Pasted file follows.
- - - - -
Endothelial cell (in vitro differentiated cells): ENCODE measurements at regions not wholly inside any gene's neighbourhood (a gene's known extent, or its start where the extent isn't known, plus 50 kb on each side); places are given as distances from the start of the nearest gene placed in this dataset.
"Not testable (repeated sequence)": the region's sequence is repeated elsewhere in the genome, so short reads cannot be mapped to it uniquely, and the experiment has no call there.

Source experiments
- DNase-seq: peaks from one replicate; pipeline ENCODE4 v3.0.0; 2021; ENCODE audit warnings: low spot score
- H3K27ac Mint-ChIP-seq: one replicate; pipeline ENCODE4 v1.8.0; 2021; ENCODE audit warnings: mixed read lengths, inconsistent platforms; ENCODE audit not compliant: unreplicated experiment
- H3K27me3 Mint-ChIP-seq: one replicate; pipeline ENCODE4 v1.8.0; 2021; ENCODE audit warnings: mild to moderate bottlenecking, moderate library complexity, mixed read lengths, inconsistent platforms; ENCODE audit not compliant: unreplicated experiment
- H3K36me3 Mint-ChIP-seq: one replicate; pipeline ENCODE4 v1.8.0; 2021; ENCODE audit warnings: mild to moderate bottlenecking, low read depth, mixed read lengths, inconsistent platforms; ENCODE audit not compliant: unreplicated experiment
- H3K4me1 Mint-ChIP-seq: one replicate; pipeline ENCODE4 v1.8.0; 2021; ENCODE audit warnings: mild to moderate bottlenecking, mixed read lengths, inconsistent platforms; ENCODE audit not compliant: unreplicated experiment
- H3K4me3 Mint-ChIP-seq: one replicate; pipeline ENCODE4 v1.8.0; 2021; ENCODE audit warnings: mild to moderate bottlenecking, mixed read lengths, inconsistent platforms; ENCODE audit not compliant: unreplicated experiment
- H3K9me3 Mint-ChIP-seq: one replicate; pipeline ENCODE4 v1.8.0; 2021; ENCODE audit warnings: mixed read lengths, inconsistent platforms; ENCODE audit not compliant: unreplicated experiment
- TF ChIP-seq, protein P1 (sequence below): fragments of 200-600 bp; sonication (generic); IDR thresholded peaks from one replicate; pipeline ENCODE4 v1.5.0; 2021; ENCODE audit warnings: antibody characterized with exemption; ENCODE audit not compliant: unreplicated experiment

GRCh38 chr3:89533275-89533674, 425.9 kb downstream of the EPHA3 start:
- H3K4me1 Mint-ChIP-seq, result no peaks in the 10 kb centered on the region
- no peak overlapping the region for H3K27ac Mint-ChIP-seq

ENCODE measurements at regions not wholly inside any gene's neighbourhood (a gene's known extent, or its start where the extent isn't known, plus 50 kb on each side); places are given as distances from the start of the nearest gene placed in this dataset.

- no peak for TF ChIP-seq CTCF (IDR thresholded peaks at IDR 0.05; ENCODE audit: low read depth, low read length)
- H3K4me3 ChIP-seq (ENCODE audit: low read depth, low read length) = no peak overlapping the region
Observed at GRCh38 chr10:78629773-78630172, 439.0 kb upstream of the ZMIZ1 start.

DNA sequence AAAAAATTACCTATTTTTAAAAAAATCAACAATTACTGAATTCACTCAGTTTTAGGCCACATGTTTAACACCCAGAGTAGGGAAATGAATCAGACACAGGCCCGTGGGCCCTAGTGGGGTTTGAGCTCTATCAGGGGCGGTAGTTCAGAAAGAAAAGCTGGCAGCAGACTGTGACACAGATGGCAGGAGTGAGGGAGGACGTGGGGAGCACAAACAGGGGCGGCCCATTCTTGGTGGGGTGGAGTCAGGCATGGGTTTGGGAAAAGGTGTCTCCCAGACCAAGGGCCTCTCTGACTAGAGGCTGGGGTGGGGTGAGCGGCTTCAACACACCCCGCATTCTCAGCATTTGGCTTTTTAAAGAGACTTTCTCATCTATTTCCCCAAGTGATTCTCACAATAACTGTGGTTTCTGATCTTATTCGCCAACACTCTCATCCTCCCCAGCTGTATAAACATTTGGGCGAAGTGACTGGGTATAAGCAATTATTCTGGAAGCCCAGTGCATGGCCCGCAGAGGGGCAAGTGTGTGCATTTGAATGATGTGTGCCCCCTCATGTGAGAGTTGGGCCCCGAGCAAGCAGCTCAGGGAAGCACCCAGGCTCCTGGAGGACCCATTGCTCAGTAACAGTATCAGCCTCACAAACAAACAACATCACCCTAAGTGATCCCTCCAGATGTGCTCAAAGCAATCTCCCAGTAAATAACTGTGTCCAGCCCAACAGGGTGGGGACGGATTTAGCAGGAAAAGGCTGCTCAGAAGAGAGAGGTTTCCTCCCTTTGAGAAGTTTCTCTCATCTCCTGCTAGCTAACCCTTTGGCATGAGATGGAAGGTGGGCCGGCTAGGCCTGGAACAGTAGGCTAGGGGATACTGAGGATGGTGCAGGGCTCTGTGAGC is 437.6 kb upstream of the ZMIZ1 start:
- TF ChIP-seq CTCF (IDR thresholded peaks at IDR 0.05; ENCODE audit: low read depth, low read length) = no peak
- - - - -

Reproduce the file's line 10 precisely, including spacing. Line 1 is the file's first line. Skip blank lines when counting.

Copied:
- H3K9me3 Mint-ChIP-seq: one replicate; pipeline ENCODE4 v1.8.0; 2021; ENCODE audit warnings: mixed read lengths, inconsistent platforms; ENCODE audit not compliant: unreplicated experiment